- Bench, Body Shop, 'Come to Jesus' Meeting, Documentation
- Dumpster Engagement, Faith-Driven Development, Go Native, Hired Scapegoat, 'Jesus', Non-Solicitation Agreement
- Person, Proprietary Development Methodology, Purple Squirrel, Resource, Smallball
- Transparency, Utilization, Vampire, Waterfall, Yes Man/Woman
The proper term for the individuals who work on a project. Contrast this term with "resource." A person is a brilliant machine that, even without programming, will invent things and find solutions to problemswithout always having to have a prescribed process to make it work. On the downside, persons require food, breaks, and motivation, and work best when given things to work on that they feel will help other people, too.
Proprietary Development Methodology
A true mark of an ambitious consulting firm in the 1990s was creation of its own proprietary software development methodology. Usually invented solely for marketing purposes, in an attempt to distinguish the firm's processes from those of its competitors. Such methodologies are rarely actually used.
Thankfully, there are plenty of methodologies that have actual usage, peer review, and lack of proprietary lock-in. RUP, Scrum, Agile, XP, and Lean, among others, are well-known, practiced methods that have delivered results for clients. Most modern technology consulting firms, thankfully, have moved beyond proprietary methodologies, realizing that any firm can re-brand such a thingand therefore, it's almost never a competitive advantage, since execution, discipline, and talent matter much more than process.
To that end, most clients, after having been sold for years on the false promise of proprietary methodologies, realize that there's virtually no upside in using an unproven proprietary methodology versus the common peer-reviewed methodologies with actual surveys of results behind them.
The mythical individual who meets requirements like the following in a job ad:
Looking for a Java/C#/Erlang/SAP/FoxPro programmer (15 years of experience in each required) with 12 years of experience with the System.Linq.Expression namespace writing overloads of the Add method. Top-secret security clearance is required. Must have experience in the nonprofit environmental industry as well as 20 years in the oil services business, working for companies like Halliburton. All these requirements must be met for your résumé to be considered.
Like this mythical purple squirrel, this person doesn't really exist.
A good way to judge whether a consulting company is really a consulting company, versus a body shop masquerading as a consulting company, is to look at their job ads and determine how many look like "purple squirrels." Consultancies have latitude to determine the requirements, whereas body shops take specs from procurement groups who put together an "order" that sounds like something you might hear from the person in front of you at a coffee shop. ("Double-skim gingerbread half-caf soy with a bit of room latté.")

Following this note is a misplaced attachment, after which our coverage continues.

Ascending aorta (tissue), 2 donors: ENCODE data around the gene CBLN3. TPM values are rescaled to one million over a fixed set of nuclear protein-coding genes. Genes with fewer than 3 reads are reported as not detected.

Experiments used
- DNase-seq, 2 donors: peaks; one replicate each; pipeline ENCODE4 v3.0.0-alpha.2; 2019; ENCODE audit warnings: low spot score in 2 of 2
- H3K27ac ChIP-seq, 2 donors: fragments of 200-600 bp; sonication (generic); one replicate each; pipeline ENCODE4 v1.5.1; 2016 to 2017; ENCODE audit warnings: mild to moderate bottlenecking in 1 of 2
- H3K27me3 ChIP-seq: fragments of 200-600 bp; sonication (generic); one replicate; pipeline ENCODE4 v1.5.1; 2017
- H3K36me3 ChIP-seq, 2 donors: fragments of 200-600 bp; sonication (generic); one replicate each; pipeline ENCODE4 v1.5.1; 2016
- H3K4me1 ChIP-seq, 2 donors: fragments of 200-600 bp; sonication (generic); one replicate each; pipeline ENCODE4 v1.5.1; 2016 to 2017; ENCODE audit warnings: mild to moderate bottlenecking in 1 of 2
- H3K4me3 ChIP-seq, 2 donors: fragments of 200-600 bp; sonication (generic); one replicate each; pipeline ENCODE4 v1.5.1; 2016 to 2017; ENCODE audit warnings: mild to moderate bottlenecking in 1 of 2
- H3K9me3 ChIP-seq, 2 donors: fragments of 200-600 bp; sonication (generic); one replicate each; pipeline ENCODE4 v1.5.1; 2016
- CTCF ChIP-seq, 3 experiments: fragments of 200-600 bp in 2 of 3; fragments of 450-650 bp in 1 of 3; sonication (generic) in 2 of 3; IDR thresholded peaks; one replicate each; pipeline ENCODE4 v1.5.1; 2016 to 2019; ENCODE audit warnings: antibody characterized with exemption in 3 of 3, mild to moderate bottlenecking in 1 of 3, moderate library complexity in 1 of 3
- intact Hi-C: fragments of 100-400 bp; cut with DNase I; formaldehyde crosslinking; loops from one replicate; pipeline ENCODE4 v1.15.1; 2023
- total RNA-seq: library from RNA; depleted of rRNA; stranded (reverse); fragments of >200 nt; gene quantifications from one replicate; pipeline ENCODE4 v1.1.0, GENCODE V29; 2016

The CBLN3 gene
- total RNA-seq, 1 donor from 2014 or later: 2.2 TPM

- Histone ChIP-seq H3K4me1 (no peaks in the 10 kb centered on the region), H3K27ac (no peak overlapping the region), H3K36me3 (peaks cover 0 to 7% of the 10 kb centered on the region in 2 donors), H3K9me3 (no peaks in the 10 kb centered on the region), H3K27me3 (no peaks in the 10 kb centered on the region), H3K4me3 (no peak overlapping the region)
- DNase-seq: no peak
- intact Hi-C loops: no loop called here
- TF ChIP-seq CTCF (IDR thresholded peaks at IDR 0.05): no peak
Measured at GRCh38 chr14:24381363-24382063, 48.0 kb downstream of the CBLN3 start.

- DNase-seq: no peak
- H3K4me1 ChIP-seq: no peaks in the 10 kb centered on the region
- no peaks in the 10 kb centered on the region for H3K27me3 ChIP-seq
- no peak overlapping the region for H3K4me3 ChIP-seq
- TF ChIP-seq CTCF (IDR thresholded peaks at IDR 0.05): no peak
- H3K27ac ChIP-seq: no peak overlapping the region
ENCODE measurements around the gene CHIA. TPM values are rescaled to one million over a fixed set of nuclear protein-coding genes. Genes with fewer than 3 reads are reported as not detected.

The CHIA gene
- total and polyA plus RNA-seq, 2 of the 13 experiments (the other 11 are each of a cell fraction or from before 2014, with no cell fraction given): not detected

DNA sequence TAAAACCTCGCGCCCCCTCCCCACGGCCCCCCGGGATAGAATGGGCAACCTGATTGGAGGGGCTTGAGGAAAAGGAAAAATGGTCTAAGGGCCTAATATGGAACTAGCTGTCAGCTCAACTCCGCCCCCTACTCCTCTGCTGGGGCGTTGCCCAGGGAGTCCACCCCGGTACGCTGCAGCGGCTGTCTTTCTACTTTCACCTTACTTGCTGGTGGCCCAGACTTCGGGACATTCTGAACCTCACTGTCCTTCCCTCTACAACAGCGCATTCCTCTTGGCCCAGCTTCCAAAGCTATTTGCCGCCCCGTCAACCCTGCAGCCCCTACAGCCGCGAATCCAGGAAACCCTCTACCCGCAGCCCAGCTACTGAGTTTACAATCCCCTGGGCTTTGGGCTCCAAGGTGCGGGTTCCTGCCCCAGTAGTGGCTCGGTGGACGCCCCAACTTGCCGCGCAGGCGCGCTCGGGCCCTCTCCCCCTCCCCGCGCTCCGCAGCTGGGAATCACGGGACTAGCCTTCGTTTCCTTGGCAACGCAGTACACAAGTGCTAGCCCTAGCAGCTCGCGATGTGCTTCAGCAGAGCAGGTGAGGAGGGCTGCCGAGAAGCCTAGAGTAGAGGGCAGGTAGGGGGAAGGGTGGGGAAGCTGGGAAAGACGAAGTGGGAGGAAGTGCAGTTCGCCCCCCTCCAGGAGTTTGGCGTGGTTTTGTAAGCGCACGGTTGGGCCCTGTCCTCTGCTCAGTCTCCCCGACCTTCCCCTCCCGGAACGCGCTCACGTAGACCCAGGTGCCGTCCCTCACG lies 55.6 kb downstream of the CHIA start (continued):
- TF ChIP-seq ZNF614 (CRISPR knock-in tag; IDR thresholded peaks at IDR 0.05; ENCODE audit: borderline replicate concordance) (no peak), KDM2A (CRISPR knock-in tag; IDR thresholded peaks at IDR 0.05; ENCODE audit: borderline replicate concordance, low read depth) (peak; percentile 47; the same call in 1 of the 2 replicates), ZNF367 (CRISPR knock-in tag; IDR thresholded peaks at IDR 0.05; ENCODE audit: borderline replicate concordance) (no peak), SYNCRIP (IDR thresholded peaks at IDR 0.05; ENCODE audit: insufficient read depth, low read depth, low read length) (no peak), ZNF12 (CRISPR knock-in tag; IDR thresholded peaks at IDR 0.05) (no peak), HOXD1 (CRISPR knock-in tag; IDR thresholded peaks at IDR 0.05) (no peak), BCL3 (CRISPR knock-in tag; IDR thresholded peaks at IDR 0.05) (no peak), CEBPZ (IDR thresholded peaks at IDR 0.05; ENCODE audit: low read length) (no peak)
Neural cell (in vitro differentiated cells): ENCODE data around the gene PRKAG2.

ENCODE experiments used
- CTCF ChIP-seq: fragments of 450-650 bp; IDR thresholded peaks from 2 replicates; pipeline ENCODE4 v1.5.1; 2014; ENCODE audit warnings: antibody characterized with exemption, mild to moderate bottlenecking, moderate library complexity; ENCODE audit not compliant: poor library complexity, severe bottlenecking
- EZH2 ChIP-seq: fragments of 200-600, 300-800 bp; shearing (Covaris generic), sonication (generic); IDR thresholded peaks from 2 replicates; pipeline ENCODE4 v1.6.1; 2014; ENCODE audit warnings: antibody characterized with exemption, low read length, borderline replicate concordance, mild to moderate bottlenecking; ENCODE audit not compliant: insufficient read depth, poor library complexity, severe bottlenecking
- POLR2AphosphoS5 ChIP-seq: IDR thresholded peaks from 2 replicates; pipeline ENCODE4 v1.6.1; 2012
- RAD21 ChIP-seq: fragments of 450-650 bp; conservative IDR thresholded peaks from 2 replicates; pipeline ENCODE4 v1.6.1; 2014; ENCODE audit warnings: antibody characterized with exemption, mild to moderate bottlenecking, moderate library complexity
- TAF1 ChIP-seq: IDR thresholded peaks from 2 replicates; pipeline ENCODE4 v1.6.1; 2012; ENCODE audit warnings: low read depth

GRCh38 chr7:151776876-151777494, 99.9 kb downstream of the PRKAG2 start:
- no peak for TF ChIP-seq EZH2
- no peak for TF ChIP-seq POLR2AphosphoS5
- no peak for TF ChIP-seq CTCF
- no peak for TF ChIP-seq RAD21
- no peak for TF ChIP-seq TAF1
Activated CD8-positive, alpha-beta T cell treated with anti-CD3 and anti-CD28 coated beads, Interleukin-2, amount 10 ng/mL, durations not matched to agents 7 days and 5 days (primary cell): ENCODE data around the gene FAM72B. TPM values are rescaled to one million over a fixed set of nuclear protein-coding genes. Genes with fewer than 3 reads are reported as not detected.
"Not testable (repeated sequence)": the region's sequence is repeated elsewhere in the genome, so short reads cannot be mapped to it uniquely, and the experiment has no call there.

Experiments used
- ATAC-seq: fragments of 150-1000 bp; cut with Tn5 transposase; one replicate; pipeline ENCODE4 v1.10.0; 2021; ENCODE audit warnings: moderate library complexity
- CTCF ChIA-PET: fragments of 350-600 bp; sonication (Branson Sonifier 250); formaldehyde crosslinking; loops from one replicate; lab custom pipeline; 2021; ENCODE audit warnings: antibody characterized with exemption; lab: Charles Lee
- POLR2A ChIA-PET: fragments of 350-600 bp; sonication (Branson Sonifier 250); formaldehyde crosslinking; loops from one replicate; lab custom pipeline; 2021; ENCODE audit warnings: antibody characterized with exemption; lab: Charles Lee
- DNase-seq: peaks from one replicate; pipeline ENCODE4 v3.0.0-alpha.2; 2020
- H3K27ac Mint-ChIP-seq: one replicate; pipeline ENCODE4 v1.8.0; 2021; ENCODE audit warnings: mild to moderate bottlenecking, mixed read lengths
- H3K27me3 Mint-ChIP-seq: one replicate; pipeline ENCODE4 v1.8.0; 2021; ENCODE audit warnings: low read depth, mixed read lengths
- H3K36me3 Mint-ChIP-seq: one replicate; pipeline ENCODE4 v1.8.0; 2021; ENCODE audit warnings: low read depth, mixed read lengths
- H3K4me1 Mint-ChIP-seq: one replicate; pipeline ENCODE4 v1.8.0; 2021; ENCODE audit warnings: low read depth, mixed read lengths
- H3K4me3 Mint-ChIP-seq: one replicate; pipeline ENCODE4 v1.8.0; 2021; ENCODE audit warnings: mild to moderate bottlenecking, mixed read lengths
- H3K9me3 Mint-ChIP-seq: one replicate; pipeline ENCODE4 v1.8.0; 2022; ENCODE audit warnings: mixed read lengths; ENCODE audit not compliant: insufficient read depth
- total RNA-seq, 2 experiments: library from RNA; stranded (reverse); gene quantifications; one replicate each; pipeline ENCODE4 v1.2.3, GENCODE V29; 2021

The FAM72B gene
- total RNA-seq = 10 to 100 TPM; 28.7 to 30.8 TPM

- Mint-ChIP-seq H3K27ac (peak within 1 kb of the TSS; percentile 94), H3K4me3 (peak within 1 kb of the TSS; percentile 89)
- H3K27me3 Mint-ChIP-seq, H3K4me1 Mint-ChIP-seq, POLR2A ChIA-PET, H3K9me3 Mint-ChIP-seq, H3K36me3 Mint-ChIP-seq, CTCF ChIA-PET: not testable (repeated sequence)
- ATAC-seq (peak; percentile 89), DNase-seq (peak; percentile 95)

A god-awful, horrible term for "person," invented by a pointy-haired boss at some point in the 1980s, when thinking of employees as people became too much for his soul to bear. At approximately the same time, the PHB started to "downsize" or "rightsize" or "jollysize" or "happysize"whatever term for "firing" is currently in vogue.
A sure sign of a total jerk is the frequency with which he uses the term "resource" to refer to "people." The term tries to productize people into something on which lazy consulting firms can attempt to slap a SKU. This term helps to perpetuate the project management fiction that people are interchangeable units, which a project manager can rearrange when trying to get projects done. In essence, it's a tool for helping delay the reality that people are not units, but unique individuals, and that you can't manage projects by GANTT chart alone.
The process of spending three months of dedicated time writing proposals to chase a deal for three days' worth of work totaling $1,500, with a vague promise of more work "in the future." Describes any project pursuit where there's a reasonable chance that, during the pursuit process, you could have actually completed the work being sold. For example, six months of pursuit chasing a one-month project is probably "smallball."
Lots of smallball is the sign of an unfocused sales group that isn't doing a particularly good job of qualifying potential clients before investing time in rabbit holes. Everyone has to start somewhere, and playing some smallball to reach new clients is a hazard of building a technology consulting business, but a good way to know if a firm is in trouble is if most deals are four-figure and five-figure deals for less than four weeks.